If it is February…

…it must be Tucson.  Yes indeedy we are in Tucson.  Edwin and I came down in the gentle hands of Susan and Beth last week and the humans arrived today to let us out of our boxes.

It felt good to stretch out again.  The humans complain about the tiny seats in the airplane, but it is nothing like being a beeee-aaaaa-uuuu-ti-ful bike living in a 26x26x10 box.  Egads.  Handle bar drops thru my rear wheel, crankset tucked over the hoods, and if the parts aren’t aligned just right, my wheels get damaged en route. And the humans have the audacity to complain about a little loss of leg room.  Hrrrmph.

But, enough complaining.  All is good again and we’re back to looking like bikes.  We only got a little bit of a shake out ride because it is raining today in Tucson.  Well, the locals call it rain, but we’d call it very sporadic drizzle.  All day it has been like this, but rarely is there enough water coming out of the sky to connect the dots on the pavement.

However, the rest of the week is looking good.  A little cool, but for northerners, it will still feel balmy.  This year we’re down for 2 weeks.  Yay!  My human is going to try again to ride the Southern Transcontinental in September.  Third times a charm or three strikes and you’re out.  We don’t know which it will be, but the only way to find out is to try.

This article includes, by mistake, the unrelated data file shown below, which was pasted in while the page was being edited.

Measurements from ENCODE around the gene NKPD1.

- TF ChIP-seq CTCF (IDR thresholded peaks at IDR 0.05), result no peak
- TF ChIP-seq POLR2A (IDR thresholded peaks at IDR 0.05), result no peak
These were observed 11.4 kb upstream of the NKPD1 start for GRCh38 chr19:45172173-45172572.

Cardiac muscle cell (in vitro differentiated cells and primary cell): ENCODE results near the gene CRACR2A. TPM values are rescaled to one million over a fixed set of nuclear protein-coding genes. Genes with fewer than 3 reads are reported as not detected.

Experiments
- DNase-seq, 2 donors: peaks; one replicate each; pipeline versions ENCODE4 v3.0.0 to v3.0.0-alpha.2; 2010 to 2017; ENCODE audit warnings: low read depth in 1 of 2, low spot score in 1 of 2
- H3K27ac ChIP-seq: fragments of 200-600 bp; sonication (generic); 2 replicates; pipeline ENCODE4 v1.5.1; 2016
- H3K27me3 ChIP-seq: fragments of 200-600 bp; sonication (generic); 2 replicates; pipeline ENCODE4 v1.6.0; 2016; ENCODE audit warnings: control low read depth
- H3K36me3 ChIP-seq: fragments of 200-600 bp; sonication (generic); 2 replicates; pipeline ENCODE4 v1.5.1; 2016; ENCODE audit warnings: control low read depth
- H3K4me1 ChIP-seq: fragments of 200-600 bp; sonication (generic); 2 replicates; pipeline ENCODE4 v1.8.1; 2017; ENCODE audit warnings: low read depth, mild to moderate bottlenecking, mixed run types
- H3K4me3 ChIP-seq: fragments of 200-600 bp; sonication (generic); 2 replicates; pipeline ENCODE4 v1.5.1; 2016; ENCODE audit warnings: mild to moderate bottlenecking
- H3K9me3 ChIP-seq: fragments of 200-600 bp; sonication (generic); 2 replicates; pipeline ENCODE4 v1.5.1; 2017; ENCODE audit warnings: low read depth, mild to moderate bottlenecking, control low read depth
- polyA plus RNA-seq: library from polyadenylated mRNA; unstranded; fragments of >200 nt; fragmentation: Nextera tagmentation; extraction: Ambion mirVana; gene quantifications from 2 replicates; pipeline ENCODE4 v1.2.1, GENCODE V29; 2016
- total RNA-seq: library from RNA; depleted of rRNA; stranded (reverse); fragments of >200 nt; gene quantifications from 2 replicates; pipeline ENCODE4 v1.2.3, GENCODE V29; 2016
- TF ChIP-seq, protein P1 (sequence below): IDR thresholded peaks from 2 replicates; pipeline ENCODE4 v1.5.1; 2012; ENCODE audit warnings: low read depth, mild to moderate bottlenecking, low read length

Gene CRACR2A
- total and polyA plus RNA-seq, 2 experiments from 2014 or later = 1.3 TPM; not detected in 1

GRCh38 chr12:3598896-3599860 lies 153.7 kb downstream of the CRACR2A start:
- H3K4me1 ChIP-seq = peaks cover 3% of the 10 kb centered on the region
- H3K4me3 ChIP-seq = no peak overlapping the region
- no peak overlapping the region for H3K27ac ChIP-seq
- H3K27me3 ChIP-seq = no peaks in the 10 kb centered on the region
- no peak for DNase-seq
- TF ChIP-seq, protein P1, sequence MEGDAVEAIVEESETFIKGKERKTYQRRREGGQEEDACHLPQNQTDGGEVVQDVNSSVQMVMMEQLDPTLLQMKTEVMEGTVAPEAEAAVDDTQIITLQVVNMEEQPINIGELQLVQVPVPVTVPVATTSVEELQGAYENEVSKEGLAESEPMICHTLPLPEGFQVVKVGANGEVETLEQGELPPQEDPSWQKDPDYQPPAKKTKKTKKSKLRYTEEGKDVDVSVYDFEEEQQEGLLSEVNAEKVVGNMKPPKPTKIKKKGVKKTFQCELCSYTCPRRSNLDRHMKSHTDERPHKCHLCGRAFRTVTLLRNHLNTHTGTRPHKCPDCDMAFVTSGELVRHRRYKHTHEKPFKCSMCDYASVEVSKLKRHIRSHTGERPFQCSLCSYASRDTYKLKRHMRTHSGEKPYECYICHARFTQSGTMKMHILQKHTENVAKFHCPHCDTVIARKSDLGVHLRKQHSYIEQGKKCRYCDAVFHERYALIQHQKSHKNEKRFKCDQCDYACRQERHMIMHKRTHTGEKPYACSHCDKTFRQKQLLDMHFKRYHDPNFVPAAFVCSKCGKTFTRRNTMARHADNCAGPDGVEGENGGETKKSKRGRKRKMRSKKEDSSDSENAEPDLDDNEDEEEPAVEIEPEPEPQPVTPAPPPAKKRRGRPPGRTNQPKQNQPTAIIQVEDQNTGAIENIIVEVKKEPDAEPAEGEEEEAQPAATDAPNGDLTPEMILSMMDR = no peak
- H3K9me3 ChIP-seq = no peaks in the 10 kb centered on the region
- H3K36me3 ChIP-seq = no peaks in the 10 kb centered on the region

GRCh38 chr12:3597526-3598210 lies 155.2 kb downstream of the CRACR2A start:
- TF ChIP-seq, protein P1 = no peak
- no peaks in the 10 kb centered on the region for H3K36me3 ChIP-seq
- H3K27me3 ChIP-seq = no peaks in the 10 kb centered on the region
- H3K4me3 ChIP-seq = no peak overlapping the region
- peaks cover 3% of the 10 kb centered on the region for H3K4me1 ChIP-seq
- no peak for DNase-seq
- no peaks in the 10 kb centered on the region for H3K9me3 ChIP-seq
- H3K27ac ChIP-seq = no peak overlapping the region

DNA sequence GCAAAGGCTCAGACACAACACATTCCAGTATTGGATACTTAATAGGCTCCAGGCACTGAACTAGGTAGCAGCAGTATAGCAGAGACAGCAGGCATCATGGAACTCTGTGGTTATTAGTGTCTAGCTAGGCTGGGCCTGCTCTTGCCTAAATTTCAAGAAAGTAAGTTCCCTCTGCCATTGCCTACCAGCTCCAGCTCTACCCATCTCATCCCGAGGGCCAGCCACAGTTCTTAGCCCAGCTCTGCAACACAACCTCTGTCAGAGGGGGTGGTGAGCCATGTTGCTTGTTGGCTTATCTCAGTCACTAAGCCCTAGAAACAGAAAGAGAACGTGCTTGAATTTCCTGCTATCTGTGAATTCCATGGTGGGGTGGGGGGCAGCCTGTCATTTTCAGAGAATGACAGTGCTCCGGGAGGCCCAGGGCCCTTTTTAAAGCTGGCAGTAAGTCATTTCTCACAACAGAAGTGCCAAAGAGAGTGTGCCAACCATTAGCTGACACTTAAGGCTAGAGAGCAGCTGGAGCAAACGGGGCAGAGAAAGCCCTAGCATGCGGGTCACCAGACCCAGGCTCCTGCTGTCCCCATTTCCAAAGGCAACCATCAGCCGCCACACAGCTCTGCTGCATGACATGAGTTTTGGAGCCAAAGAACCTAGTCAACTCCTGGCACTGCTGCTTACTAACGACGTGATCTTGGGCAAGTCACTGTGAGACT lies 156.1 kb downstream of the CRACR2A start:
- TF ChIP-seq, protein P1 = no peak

On the first attempt, we failed on 116 miles in New Mexico; on the second attempt the human was really fit and ready, but then Galanas crashed and broke the human’s pelvis 4 days before the start; this time?  We shall see.  Stay tuned.  Maybe I can get that lazy human in shape; maybe not.  But, trust me, dear reader, I will give it a solid try because…..if I have to be honest….because *I* want to be out riding (the human?  meh!  the human just comes along for the ride!)

Alas, poor Edwin….

…we knew you well, but now you ride upon the van.  Sigh….your human did so well the last couple of years on this route, but this year we blew him out and he joins you in the van.  Oh, dear reader, have no fear, Edwin’s human still has fun hanging with the crew, but Edwin?  Not so much.